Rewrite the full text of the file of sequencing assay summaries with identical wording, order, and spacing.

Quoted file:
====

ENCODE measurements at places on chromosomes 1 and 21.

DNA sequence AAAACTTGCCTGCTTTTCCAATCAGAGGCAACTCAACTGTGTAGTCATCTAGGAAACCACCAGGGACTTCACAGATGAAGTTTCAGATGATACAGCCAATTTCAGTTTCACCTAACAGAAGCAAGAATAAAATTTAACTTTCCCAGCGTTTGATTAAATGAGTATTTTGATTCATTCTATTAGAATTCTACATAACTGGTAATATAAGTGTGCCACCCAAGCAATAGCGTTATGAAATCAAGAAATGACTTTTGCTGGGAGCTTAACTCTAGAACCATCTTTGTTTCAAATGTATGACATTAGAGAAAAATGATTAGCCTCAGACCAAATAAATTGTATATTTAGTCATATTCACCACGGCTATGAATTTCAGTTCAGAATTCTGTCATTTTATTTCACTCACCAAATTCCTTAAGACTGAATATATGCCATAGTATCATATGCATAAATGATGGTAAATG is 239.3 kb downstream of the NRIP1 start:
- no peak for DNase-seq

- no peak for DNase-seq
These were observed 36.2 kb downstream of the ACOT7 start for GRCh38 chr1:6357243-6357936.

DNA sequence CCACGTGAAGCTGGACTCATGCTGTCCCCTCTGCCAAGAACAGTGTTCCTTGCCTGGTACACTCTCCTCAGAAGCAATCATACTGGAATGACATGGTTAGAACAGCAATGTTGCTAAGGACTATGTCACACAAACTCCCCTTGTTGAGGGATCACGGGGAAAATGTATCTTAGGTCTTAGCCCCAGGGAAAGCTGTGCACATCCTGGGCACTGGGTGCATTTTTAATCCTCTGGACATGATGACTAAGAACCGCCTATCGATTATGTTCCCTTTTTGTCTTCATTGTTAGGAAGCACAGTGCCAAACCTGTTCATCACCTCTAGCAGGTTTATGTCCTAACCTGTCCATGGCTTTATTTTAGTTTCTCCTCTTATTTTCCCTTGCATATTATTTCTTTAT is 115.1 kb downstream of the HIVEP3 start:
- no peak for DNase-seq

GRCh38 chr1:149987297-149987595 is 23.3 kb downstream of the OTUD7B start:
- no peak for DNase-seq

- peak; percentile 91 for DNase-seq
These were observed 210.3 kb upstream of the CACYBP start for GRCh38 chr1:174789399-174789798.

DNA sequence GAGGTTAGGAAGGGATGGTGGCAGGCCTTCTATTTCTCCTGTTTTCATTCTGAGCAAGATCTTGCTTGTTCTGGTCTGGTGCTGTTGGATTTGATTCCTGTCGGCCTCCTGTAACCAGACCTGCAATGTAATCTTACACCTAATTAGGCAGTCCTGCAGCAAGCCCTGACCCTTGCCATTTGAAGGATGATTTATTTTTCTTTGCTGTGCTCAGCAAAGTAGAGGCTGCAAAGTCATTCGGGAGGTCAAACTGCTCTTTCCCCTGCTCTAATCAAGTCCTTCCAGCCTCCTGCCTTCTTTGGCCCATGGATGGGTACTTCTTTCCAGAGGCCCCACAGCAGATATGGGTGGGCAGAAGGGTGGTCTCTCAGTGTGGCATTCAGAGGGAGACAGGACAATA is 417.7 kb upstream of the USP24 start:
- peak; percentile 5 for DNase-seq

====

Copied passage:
ENCODE measurements at places on chromosomes 1 and 21.

DNA sequence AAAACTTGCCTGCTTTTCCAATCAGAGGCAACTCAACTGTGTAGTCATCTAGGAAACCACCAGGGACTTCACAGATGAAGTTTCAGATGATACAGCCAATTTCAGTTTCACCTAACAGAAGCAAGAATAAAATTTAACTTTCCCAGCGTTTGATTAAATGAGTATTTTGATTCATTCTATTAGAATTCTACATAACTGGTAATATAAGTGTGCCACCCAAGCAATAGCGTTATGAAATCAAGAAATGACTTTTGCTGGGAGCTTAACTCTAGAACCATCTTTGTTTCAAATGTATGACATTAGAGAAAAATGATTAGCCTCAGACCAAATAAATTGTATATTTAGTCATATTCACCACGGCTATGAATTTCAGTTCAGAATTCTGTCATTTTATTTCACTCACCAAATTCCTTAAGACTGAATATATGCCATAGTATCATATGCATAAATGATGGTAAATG is 239.3 kb downstream of the NRIP1 start:
- no peak for DNase-seq

- no peak for DNase-seq
These were observed 36.2 kb downstream of the ACOT7 start for GRCh38 chr1:6357243-6357936.

DNA sequence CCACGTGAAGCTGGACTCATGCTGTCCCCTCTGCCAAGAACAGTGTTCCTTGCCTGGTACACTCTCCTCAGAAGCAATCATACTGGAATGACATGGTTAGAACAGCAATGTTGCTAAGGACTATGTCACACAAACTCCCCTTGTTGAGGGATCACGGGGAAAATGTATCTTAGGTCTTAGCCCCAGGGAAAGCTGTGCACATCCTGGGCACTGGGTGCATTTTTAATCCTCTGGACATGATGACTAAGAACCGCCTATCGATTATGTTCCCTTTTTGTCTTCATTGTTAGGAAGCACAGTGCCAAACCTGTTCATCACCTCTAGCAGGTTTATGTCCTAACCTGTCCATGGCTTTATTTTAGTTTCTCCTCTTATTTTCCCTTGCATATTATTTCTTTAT is 115.1 kb downstream of the HIVEP3 start:
- no peak for DNase-seq

GRCh38 chr1:149987297-149987595 is 23.3 kb downstream of the OTUD7B start:
- no peak for DNase-seq

- peak; percentile 91 for DNase-seq
These were observed 210.3 kb upstream of the CACYBP start for GRCh38 chr1:174789399-174789798.

DNA sequence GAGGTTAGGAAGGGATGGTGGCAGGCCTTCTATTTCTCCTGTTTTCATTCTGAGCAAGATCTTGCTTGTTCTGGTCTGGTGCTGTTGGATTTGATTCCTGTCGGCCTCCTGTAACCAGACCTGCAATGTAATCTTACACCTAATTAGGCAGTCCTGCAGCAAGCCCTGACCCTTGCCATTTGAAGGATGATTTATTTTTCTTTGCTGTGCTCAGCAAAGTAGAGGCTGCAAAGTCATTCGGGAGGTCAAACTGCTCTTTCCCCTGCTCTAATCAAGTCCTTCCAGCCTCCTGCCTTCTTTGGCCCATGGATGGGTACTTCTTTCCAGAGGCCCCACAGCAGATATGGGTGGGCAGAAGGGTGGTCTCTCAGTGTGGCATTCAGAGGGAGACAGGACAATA is 417.7 kb upstream of the USP24 start:
- peak; percentile 5 for DNase-seq